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Nor yet attempt to stretch thy bolder wing,
And mighty Cæsar's conqu'ring eagles sing;
How twice he tam'd proud Ister's rapid flood,


While Dacian mountains stream'd with barb'rous


Twice taught the Rhine beneath his laws to roll,
And stretch'd his empire to the frozen pole,
Or long before, with early valour strove,
In youthful arms t' assert the cause of Jove.
And thou, great heir of all thy father's fame,
Encrease of glory to the Latian name,


Oh! bless thy Rome with an eternal reign,

Nor let desiring worlds entreat in vain.


What tho' the stars contract their heav'nly space,

And croud their shining ranks to yield thee place;
Tho' all the skies, ambitious of thy sway,
Conspire to court thee from our world away;
Tho' Phoebus longs to mix his rays with thine,
And in thy glories more serenely shine;
Tho' Jove himself no less content would be


Το part his throne and share his heav'n with thee


Yet stay, great Cæsar! and vouchsafe to reign
O'er the wide earth, and o'er the watry main;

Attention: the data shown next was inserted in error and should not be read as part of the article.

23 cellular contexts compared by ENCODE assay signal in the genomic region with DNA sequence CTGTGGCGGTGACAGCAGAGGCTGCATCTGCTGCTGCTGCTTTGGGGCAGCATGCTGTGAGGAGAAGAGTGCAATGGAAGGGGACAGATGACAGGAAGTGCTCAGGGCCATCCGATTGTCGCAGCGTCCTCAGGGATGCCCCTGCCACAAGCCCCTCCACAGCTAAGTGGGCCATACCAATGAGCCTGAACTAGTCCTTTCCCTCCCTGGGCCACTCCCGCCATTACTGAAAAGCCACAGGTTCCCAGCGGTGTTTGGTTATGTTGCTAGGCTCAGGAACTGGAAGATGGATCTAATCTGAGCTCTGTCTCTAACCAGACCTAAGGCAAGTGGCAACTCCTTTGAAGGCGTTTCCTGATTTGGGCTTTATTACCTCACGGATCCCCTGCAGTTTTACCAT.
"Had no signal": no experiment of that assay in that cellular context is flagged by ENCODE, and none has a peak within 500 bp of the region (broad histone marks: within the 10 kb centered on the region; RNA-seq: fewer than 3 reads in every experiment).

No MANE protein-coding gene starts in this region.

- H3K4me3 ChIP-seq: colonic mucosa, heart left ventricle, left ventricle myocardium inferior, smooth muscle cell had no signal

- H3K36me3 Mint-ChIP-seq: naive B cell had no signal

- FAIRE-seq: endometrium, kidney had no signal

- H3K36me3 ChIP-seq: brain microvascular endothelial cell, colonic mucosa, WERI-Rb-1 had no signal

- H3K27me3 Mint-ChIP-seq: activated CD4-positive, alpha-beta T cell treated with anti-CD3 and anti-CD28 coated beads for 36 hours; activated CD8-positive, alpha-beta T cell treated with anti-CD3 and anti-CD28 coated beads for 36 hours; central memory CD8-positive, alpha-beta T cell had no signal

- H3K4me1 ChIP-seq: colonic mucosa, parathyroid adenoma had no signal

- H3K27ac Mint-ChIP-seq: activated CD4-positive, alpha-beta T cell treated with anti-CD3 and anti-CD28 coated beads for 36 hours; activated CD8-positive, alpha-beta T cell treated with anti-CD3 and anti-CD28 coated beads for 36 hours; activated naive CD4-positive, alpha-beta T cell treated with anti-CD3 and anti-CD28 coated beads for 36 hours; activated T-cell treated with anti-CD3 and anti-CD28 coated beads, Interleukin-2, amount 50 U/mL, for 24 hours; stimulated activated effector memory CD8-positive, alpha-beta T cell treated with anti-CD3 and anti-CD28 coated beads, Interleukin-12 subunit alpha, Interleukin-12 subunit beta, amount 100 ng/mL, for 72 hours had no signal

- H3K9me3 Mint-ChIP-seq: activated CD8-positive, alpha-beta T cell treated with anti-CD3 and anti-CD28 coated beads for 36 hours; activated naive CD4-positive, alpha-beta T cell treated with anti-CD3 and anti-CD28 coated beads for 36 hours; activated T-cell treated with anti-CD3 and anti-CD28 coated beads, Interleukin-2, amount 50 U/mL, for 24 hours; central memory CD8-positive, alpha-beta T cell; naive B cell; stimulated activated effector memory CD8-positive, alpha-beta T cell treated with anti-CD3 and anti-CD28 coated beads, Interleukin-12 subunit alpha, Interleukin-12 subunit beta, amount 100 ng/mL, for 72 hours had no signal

Resign to Jove his empire of the skies,

And people heav'n with Roman deities.

The time will come, when a diviner flame
Shall warm my breast to sing of Cæsar's fame :
Meanwhile permit, that my preluding muse
In Theban wars an humbler theme may chuse:


50 Of

Of furious hate surviving death, she sings,
A fatal throne to two contending Kings,
And fun'ral flames that, parting wide in air,
Express the discord of the souls they bear:

Of towns dispeopled, and the wand'ring ghosts


Of Kings unbury'd in the wasted coasts;

When Dirce's fountain blush'd with Grecian blood, And Thetis, near Ismenos' swelling flood,

With dread beheld the rolling surges sweep,
In heaps, his slaughter'd sons into the deep.

What hero, Clio! wilt thou first relate ?
The rage of Tydeus, or the Prophet's fate?
Or how, with hills of slain on ev'ry side,
Hippomedon repell'd the hostile tide?

Or how the youth with ev'ry grace adorn'd,
Untimely fell, to be for ever mourn'd?
Then to fierce Capaneus thy verse extend,
And sing with horror his prodigious end.
Now wretched Edipus, depriv'd of sight,
Led a long death in everlasting night;